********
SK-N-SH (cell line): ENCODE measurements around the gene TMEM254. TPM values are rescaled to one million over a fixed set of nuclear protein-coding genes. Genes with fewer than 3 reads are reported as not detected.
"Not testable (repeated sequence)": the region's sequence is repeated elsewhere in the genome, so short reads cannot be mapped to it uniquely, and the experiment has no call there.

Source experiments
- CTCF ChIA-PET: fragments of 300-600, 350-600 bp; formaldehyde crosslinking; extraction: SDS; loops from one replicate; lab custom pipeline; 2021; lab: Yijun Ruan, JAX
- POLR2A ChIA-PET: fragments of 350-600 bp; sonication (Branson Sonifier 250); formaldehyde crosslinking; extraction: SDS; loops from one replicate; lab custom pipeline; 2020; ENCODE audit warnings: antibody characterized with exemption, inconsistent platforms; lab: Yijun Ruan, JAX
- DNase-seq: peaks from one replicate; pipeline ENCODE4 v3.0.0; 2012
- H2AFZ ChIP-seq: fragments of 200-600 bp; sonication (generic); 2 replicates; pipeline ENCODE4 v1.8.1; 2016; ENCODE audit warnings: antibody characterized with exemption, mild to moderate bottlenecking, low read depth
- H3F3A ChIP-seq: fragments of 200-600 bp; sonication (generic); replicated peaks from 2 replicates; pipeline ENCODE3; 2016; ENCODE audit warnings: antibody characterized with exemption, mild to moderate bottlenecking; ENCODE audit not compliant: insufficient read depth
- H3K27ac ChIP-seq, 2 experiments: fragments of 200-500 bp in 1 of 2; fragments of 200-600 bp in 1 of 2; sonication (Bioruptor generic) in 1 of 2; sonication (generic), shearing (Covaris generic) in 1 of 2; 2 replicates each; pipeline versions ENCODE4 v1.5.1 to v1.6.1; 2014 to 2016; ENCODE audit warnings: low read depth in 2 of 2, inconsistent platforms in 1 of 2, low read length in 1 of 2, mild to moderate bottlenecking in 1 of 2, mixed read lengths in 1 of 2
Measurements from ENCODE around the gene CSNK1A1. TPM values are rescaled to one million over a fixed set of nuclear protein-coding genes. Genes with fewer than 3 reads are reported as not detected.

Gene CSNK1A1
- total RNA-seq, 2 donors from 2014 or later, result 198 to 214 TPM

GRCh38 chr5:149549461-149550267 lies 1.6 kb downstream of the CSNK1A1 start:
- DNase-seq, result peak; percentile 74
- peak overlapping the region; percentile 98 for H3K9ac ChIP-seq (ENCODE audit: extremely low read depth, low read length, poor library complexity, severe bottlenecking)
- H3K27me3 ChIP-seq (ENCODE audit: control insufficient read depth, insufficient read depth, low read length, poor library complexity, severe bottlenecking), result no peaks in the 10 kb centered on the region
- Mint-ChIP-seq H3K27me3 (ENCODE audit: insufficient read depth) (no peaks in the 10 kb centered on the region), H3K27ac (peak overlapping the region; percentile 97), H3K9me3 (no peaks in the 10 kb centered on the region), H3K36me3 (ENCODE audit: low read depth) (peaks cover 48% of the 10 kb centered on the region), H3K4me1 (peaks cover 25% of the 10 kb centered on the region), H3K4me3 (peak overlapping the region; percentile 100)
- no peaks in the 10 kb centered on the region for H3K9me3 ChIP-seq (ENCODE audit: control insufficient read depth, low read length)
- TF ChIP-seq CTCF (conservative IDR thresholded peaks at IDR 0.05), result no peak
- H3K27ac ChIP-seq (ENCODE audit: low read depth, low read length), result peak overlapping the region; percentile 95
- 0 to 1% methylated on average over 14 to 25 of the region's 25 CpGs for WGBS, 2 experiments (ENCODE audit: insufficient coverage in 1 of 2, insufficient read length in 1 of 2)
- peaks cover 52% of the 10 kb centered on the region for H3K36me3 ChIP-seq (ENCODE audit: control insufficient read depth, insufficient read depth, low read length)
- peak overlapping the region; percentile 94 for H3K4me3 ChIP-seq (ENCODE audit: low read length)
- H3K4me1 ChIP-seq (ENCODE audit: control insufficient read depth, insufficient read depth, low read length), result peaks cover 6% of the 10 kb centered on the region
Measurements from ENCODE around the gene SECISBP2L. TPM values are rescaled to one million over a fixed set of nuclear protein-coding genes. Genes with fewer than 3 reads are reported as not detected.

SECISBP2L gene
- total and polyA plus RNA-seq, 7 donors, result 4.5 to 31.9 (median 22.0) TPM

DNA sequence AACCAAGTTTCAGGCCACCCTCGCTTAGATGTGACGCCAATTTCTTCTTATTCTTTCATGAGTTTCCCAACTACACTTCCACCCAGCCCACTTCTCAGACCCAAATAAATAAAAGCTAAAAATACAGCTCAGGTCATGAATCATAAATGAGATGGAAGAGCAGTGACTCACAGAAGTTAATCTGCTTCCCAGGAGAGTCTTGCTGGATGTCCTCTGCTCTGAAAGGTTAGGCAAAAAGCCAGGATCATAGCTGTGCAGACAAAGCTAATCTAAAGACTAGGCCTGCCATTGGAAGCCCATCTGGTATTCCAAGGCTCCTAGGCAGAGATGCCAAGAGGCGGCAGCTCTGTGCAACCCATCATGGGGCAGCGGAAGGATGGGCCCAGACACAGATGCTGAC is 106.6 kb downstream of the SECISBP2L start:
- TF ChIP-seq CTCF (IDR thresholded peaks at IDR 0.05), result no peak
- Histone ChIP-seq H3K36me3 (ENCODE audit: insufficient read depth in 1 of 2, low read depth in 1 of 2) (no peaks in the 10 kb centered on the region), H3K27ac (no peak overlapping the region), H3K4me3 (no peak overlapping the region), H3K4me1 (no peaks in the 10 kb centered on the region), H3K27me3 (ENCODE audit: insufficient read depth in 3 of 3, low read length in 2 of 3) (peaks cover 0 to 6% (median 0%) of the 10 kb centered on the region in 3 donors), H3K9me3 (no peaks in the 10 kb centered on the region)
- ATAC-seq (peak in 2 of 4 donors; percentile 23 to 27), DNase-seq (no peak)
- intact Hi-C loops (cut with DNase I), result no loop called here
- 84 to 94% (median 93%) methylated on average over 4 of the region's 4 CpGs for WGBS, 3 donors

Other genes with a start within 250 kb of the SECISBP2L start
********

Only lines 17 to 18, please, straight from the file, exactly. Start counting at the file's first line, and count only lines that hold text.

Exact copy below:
- Mint-ChIP-seq H3K27me3 (ENCODE audit: insufficient read depth) (no peaks in the 10 kb centered on the region), H3K27ac (peak overlapping the region; percentile 97), H3K9me3 (no peaks in the 10 kb centered on the region), H3K36me3 (ENCODE audit: low read depth) (peaks cover 48% of the 10 kb centered on the region), H3K4me1 (peaks cover 25% of the 10 kb centered on the region), H3K4me3 (peak overlapping the region; percentile 100)
- no peaks in the 10 kb centered on the region for H3K9me3 ChIP-seq (ENCODE audit: control insufficient read depth, low read length)